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Summer harvest helps stabilize prices
By Jiang Yan (Business Weekly)
Updated: 2004-07-04 14:15

Recently in China, the good news of a likely bumper summer grain harvest has exhilarated policy-makers.

At a time when the country is troubled by mounting inflationary pressure, growing grain production is good news.

The harvest is the result of the central government's macroeconomic policies. It will, in turn, ease the tight strain on the country's current policy-making.

According to the Ministry of Agriculture (MOA), the wheat output per mu (0.066 hectare) is expected to increase more than 10 kilograms, and the country is expected to reap 2.5 million tons more wheat this summer, a year-on-year increase of 3 per cent.

That almost confirms a good summer harvest, because in China wheat harvest accounts for nearly 90 per cent of summer grain harvest.

The 3-per-cent growth rate is not a historical record, but it is a historical turn in China. It does not come easy.

Since the second half of last year, the central government has been implementing monetary measures to rein some overheated sectors, including auto, steel, cement, real estate and aluminium. Meanwhile, it has been giving more fiscal support to agriculture, energy and resources sectors.

Early last year, the central government released the "No 1 Document," to grant farmers direct subsidies.

This year, the central government assigned a record-high fiscal farm subsidy of 150 billion yuan (US$18 billion). Until early May, direct subsidies from the central and local governments to the nation's 12 major grain growing provinces reached 8 billion yuan (US$963 million).

The government also plans to take 10 billion yuan (US$1.2 billion) from the country's grain risk fund to subsidize grain growers.

The most recent support came from the Agriculture Development Bank of China, who announced last Tuesday it would issue 40.8 billion yuan (US$4.9 billion) worth of one-year bonds in four batches this year.

The first batch of 8 billion yuan (US$963 million) worth of bonds will be issued next month to support the ongoing summer grain purchases.

Premier Wen Jiabao in March promised to cut agricultural taxes gradually to zero in five years.

The government's agricultural policies and measures are effective, as the summer grain harvest demonstrates.

"The central government's policies encouraged farmers' cultivation enthusiasm," said Feng Huaisong, director of MOA's grain and edible oil division. "In turn, a good summer harvest offers the central government leeway to implement other macro policies."

Many agricultural analysts say the summer grain harvest sets a good note for the year and they expect a bumper autumn harvest to follow.

That greatly relieves people's concern over food security.

Last October, grain prices soared throughout the nation, the first time in six years. A consensus explanation was the grain output had decreased in recent years. In 2002, China produced 457.06 million tons of grain, a 10.78-per-cent decrease from 512.3 million tons in 1998. Last year, total grain output further decreased to 431 million tons and summer grain output recorded a fourth consecutive year decline.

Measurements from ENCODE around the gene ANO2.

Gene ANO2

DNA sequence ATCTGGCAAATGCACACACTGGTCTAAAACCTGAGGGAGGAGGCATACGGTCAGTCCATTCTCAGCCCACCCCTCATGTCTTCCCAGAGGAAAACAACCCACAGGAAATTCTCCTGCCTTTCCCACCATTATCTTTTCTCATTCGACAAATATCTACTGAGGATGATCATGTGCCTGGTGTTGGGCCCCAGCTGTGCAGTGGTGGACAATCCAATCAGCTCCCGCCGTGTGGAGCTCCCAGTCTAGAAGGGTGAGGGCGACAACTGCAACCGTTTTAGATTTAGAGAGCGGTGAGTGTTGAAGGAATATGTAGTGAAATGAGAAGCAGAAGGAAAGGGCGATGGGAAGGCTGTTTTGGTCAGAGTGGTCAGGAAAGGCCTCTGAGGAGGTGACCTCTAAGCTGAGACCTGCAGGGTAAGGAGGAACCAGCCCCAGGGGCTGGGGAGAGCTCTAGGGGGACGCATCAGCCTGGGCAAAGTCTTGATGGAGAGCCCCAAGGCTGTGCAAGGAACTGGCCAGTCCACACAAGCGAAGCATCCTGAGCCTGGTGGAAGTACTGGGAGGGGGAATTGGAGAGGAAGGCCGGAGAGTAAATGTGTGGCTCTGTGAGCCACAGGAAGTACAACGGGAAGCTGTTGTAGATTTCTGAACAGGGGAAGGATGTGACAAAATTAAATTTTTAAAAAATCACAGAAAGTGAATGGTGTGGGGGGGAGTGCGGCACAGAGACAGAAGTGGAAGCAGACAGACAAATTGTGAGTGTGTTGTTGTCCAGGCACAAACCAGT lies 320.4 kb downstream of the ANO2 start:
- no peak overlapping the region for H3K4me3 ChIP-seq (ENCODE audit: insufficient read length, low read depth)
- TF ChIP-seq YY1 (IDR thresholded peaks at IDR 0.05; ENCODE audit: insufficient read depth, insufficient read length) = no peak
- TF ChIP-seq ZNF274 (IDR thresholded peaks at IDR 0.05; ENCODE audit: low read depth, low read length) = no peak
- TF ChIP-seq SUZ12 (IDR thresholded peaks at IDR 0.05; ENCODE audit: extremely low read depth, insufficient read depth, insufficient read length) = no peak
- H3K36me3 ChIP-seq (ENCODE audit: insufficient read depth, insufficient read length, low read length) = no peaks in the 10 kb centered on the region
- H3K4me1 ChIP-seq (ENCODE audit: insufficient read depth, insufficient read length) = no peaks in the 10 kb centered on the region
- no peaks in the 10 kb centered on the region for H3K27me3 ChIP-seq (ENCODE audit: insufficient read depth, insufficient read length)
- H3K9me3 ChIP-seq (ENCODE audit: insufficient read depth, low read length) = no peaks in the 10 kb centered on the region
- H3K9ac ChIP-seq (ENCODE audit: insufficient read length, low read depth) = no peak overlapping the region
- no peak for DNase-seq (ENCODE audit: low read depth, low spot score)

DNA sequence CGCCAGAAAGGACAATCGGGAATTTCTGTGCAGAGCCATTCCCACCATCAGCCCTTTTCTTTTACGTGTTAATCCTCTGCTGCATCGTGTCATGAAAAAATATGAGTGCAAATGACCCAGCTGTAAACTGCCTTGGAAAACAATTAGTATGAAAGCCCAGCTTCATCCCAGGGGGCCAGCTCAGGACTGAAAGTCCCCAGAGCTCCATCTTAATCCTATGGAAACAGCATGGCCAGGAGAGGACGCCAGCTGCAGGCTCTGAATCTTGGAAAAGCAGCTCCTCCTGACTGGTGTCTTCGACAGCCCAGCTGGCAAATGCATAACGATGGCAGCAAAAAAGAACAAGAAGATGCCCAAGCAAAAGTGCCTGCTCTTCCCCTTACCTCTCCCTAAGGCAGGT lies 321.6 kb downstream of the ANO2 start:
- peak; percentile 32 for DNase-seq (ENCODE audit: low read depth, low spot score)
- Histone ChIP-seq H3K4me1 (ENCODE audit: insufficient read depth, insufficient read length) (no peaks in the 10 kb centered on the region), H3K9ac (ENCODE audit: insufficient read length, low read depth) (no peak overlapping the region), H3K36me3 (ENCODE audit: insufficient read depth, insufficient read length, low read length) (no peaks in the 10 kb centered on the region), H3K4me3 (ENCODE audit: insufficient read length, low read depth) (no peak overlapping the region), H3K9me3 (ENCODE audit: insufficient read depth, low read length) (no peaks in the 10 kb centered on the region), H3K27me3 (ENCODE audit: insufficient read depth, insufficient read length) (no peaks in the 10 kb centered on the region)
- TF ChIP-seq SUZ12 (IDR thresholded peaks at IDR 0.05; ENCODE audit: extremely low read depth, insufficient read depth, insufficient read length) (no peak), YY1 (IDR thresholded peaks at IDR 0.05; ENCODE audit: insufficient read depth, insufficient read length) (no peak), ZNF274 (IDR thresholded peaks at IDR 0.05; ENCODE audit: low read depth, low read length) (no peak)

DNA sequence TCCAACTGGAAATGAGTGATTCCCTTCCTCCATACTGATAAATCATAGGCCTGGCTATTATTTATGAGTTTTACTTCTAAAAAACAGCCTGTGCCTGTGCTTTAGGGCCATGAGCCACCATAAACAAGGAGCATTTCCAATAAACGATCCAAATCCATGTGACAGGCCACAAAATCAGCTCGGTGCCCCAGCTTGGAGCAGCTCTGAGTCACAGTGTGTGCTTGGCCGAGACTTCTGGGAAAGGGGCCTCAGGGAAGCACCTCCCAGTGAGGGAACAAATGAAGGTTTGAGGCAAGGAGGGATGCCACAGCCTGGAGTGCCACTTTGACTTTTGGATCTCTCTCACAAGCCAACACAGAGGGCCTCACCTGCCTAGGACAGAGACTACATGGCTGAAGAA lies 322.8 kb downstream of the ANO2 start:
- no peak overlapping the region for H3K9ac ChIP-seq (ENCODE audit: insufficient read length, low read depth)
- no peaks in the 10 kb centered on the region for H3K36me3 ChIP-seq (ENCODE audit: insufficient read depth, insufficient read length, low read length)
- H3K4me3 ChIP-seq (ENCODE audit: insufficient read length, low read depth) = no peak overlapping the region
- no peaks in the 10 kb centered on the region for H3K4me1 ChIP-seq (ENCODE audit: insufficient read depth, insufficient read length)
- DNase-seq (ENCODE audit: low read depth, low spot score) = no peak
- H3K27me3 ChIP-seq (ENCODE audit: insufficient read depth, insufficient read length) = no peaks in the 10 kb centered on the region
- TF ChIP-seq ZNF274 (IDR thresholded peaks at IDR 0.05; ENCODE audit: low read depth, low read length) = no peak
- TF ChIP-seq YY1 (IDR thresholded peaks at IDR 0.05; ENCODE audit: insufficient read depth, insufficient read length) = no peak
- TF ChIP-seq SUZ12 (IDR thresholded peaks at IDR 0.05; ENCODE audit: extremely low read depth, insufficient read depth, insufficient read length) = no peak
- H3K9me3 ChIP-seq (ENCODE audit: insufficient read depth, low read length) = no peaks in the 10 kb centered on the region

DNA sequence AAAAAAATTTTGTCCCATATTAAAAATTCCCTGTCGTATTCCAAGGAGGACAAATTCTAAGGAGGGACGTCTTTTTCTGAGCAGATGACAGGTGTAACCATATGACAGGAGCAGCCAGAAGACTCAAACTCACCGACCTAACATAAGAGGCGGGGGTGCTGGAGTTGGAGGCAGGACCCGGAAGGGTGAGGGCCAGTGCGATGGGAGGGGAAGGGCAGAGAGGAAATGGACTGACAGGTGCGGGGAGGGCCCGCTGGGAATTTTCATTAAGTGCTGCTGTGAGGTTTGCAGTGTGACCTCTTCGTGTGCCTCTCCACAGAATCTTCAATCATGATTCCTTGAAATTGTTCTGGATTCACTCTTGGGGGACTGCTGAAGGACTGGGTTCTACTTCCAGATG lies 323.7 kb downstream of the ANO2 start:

Experts worried if the situation continued this year, China would face a food security crisis in the next couple of years.

However, the situation has turned better. The summer grain harvest is expected to help stabilize consumer prices.

According to the National Bureau of Statistics, the consumer price index (CPI) in May reached a year-on-year increase of 4.4 per cent, the highest in seven years, nearing the central bank's 5.31-per-cent one-year bank loan interest rate.

Xu Hongyuan, a senior economist with the State Information Centre, a key think-tank for the National Development and Reform Commission, said the growth rate of grain prices will slow down, although prices may not decline.

Song Hongyuan, vice-director of MOA's research centre of rural economy, agreed: "The growth rate of grain and food prices will slow down in the third quarter."

According to a recent statistical release on the new CPI structure, food accounts for 33.6 per cent and grain contributes 3.1 per cent to the consumer prices.

The relieved consumer price situation helps ease pressure on interest rate hikes.

The central bank's monetary authorities announced in a recent meeting that the bank will keep interest rates unchanged in the short term, and currency exchange rates will remain stable at a reasonable and balanced level.

With a good harvest, Chinese farmers are expected to earn more. Their bulging pockets will help boost domestic consumption at a time when the investment growth rate is slowing down after the authority's measures to cool down overheating take effect.

Thus domestic consumption may contribute more to economic growth and offset side effects of an investment slowdown.

The summer grain harvest is, to some extent, contributing to the country's sustained economic development.

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